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Jill Wechsler is ACT's Washington Editor
FDA prioritizes to maintain, and continue to improve, the efficient and effective drug development and review system the agency has established in recent years.
A top priority for FDA leaders in the coming months is to maintain, and continue to improve, the efficient and effective drug development and review system the agency has established in recent years. It will be a challenge for FDA to match or exceed its success in 2018 in approving record numbers of innovative new medicines, but agency leaders aim to try. In January, FDA made it official: The Center for Drug Evaluation and Research (CDER) approved 59 novel drugs and biologics in 2018, surpassing previous high marks and improving on recent gains (see here, for complete list of new drugs). Additional new products approved by the Center for Biologics Evaluation and Research (CBER) further boost the total.
While analysts may define innovative new products differently, the ability of biopharma companies to capitalize on important advances in science, plus strong regulatory support, have combined to move many important new medicines to market efficiently to provide more treatments for a range of critical conditions. The “class of 2018” includes 16 new cancer drugs, with several indicated for genetically defined conditions. There also was a number of new treatments for rare diseases, along with the first cannabidiol-based medicine and the first drug to treat smallpox. Nearly all the new drugs were approved in one review cycle, and three-fourths were approved first in the U.S.
Many of the new approvals benefited from one or more expedited development or review pathway, a trend that has prompted some observers to question whether FDA may be moving some experimental products too quickly to market. However, only 24% of the new drugs were designated as breakthrough therapies, and fast-track review applied to less than half.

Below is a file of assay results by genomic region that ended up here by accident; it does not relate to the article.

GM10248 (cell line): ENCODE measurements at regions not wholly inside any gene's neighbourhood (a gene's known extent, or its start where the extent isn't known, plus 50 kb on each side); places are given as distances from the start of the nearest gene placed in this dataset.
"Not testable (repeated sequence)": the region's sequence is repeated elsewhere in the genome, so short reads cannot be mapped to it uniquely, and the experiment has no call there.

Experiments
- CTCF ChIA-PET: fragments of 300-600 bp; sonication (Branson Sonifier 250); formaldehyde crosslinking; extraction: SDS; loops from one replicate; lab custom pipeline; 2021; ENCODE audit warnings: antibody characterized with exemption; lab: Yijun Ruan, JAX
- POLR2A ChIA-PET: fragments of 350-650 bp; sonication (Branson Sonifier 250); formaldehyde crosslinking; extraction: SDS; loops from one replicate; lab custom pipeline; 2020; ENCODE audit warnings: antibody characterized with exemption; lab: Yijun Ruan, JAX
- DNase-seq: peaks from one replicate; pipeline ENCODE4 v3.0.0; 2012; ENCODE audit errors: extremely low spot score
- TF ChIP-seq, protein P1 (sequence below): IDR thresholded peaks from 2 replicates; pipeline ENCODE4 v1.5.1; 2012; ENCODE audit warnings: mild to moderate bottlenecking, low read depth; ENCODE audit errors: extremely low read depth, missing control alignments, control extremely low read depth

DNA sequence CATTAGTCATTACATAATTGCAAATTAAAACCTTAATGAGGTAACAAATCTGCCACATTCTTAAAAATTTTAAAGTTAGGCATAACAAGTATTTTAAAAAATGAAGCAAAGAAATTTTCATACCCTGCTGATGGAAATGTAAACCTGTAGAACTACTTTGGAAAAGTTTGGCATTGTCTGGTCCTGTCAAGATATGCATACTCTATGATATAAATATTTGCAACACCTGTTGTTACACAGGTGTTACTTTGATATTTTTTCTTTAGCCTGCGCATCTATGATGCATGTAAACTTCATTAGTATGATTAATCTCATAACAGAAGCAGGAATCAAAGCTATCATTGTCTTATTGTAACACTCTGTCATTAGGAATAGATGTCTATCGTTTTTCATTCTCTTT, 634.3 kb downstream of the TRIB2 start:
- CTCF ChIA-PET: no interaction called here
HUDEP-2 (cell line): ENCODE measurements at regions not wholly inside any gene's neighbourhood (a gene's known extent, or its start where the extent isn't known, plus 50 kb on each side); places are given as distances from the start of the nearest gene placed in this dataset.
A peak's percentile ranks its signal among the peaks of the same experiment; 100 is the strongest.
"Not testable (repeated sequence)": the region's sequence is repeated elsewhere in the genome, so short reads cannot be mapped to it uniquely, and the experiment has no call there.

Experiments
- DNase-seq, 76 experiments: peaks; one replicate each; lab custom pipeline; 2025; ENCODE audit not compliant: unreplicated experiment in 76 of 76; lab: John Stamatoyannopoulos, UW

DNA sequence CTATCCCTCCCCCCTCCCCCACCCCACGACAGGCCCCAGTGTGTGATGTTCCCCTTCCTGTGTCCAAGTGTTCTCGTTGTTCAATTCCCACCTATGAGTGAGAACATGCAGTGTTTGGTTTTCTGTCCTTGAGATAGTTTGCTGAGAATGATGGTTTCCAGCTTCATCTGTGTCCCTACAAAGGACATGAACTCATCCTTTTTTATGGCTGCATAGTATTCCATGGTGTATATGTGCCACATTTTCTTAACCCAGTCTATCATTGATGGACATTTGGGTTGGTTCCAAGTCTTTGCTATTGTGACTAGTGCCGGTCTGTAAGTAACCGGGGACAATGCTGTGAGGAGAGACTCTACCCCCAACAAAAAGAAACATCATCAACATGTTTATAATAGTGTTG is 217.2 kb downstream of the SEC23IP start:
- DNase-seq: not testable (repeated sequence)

An important goal for CDER director Janet Woodcock is to complete the overhaul of the new drug review process to better manage a growing volume of applications. She announced at the FDA/CMS Summit in December that the Office of New Drugs (OND) in CDER would be led by OND deputy director Peter Stein, and that long-time CDER guru Bob Temple will become OND senior advisor, positioned to address more controversial and difficult drug development and review issues. Woodcock hopes to finalize the OND reorganization by next summer, but it has been delayed by difficulties in gaining Congressional approval of a new user fee program for improving the regulation of over-the-counter drugs. And the recent government shutdown only delayed legislative action further.
Modernizing the review process will involve implementing new automation tools for managing drug applications, study data, and review documents under a “multi-disciplinary, issue-based review document” system. CDER also will continue to carry out provisions of the 21st Century Cures Act and reauthorized user fee programs to further advance patient-focused drug development, expanded use of real-world evidence, novel clinical trial design, and added authorities to hire more experts needed to carry out these multiple drug regulatory programs.
To continue advancing innovation in drug development, FDA Commissioner Scott Gottlieb recently announced plans to establish a new office of drug development science at the agency. The aim is to develop and authorize new tools and methods able to reduce the cost and uncertainty in testing and marketing new medicines. This Office of Drug Evaluation Science will be part of OND and will work to implement new methods for clinical outcome assessments, biomedical informatics, and biomarker development. Additional efforts will aim to devise more standardized tools for capturing and formatting safety data to achieve more consistent review of this information.
Limiting opioids, promoting quality
Amid advances in new drug development and review, Woodcock also recognizes the importance of addressing the nation’s deadly opioid epidemic as a top priority for the FDA and pharma companies. The immediate need is to reduce the over 200 million outpatient prescriptions for these drugs each year. Recently enacted legislation instructs FDA to develop evidence-based prescribing guidelines and to explore how manufacturers can provide medications in more secure packaging, Woodcock pointed out. At the same time, FDA will craft guidelines on developing non-opioid drugs for acute and chronic pain to improve treatment for patients.
Jill Wechsler is the Washington Correspondent for Applied Clinical Trials